Heart problems may arise out of deprivation from being in poverty and poor health.
Leaving deprivation out of standard risk assessments for heart disease is potentially denying// life saving preventive treatment to those who need it most, reveals research published ahead of print in the journal Heart.
A person’s estimated chances of developing heart disease, and being allocated "primary preventive" treatment, is currently calculated using the standard risk factors of smoking, blood pressure, cholesterol, age, sex, and diabetes. These are typically pulled together in the internationally used Framingham Risk Score.
Deprivation is excluded, despite known links between poverty and poor health, because definitions of deprivation vary so much, making international standardization difficult.
The authors, from the Cardiovascular Epidemiology Unit at the University of Dundee, tracked the progress of 13,000 healthy Scottish men and women over a period of 10 years to March 1997, recording deaths and episodes of hospital treatment. All the participants were aged between 30 and 74 at the start of the study,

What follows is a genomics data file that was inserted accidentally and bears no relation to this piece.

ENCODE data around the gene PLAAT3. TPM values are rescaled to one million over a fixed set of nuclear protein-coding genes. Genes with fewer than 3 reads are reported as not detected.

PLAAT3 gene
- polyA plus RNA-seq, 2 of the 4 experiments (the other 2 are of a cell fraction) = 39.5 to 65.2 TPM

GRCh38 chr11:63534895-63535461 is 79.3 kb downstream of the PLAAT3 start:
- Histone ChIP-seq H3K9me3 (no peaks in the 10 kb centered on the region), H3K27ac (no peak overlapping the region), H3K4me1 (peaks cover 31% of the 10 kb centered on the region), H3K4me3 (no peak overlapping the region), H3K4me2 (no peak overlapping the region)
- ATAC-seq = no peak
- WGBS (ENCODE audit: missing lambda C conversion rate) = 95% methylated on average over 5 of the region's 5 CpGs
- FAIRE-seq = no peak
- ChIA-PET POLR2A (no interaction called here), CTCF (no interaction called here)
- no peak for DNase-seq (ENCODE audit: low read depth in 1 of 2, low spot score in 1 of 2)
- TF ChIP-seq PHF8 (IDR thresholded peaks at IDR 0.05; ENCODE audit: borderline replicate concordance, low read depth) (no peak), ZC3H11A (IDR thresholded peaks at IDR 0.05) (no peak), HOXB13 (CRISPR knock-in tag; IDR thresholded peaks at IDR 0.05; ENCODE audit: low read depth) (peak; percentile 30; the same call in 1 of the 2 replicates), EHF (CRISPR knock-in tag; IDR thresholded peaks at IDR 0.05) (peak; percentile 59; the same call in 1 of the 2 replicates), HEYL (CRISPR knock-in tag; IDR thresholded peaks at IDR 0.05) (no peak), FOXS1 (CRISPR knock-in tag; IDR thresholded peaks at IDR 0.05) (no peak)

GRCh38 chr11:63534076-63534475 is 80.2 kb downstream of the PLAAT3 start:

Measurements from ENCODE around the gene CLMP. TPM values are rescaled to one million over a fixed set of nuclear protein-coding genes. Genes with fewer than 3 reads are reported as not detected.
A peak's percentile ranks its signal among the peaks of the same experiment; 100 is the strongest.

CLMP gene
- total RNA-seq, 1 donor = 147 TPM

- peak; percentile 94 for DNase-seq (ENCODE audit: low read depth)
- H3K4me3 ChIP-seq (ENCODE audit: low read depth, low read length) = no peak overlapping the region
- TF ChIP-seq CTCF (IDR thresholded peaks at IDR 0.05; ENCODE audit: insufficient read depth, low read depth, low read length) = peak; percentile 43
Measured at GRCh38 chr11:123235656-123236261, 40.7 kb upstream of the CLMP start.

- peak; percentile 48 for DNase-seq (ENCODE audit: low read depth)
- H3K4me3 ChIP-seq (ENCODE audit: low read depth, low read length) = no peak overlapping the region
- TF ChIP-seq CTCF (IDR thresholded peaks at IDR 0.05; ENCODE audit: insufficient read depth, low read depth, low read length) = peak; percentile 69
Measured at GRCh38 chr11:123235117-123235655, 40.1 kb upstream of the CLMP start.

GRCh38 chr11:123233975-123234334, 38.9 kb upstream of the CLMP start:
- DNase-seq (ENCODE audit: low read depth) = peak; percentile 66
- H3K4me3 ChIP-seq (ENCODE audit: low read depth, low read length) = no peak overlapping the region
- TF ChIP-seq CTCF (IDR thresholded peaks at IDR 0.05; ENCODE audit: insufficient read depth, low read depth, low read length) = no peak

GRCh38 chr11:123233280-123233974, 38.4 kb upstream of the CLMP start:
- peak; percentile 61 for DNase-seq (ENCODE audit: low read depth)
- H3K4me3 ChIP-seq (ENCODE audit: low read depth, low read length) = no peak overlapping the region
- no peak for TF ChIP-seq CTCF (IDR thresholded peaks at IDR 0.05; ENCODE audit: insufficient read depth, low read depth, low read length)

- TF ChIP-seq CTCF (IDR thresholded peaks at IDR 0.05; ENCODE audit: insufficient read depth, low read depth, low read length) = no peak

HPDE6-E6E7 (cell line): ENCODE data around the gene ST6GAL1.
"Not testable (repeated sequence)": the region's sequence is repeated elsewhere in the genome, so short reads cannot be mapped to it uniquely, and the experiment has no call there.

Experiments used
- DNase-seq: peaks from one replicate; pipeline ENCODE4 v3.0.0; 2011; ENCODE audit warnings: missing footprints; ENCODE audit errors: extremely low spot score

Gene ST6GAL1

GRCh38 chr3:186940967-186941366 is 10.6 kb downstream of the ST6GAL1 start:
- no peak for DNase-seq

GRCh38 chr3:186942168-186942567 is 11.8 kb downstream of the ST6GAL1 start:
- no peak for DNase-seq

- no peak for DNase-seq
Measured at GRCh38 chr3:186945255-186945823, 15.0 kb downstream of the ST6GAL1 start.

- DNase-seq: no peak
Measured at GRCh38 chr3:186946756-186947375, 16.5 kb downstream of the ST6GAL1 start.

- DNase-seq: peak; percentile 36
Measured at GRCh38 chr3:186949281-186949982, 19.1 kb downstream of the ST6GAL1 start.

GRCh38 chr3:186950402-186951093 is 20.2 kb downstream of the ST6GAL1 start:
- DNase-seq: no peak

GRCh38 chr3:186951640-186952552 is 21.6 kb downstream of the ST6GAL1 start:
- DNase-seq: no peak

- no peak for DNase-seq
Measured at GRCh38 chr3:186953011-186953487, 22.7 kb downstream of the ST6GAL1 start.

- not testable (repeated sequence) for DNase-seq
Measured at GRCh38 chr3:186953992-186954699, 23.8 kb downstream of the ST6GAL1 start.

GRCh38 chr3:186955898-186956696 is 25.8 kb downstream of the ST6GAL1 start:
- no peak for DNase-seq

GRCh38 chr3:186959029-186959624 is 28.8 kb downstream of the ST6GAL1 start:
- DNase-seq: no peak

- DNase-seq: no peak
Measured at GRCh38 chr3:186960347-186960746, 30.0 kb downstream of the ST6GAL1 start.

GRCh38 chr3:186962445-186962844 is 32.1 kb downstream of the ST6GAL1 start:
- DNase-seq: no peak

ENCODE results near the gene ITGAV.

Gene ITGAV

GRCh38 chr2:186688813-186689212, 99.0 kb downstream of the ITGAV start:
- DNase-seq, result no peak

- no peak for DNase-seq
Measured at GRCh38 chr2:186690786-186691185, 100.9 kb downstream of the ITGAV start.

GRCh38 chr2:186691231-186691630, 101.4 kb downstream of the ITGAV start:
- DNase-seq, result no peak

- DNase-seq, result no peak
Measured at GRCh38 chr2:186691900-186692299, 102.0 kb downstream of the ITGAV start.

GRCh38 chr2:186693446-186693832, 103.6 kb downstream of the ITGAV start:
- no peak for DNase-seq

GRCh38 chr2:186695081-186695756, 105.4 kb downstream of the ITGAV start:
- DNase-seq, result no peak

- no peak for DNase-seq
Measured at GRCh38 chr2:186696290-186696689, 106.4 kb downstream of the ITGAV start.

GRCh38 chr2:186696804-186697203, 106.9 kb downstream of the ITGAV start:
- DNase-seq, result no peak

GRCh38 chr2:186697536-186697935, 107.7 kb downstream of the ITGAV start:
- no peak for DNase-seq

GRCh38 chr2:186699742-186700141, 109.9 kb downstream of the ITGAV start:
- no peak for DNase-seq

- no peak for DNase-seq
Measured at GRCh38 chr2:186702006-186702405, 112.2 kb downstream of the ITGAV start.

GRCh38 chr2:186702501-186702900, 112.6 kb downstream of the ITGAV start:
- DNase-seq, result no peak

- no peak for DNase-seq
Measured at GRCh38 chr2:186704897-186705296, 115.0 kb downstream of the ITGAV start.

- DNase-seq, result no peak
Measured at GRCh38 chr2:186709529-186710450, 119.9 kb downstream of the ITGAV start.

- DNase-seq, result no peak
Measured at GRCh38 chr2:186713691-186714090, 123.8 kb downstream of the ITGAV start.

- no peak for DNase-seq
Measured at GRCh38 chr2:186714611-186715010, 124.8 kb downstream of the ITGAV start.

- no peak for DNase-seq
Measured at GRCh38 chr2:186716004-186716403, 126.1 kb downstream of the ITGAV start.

A new deprivation score - the Scottish Index of Multiple Deprivation (SIMD) - covering 31 indicators from income to access to services, based on areas of residence, was applied retrospectively to the data.
Using the SIMD, the authors compared "observed risk" of death/illness from heart disease with "expected risk," estimated using the Framingham score.
Expected risk showed a modest difference between the most and least deprived sectors of the study population, while observed risk revealed a very steep difference, which was fivefold in women.
The Framingham score would allocate them only half as much primary preventive treatment in proportion to their future level of disease.
The authors estimate that being in the most deprived 20% rather than the least deprived 20% is broadly equivalent to being Page: 1 2 Related medicine news :1
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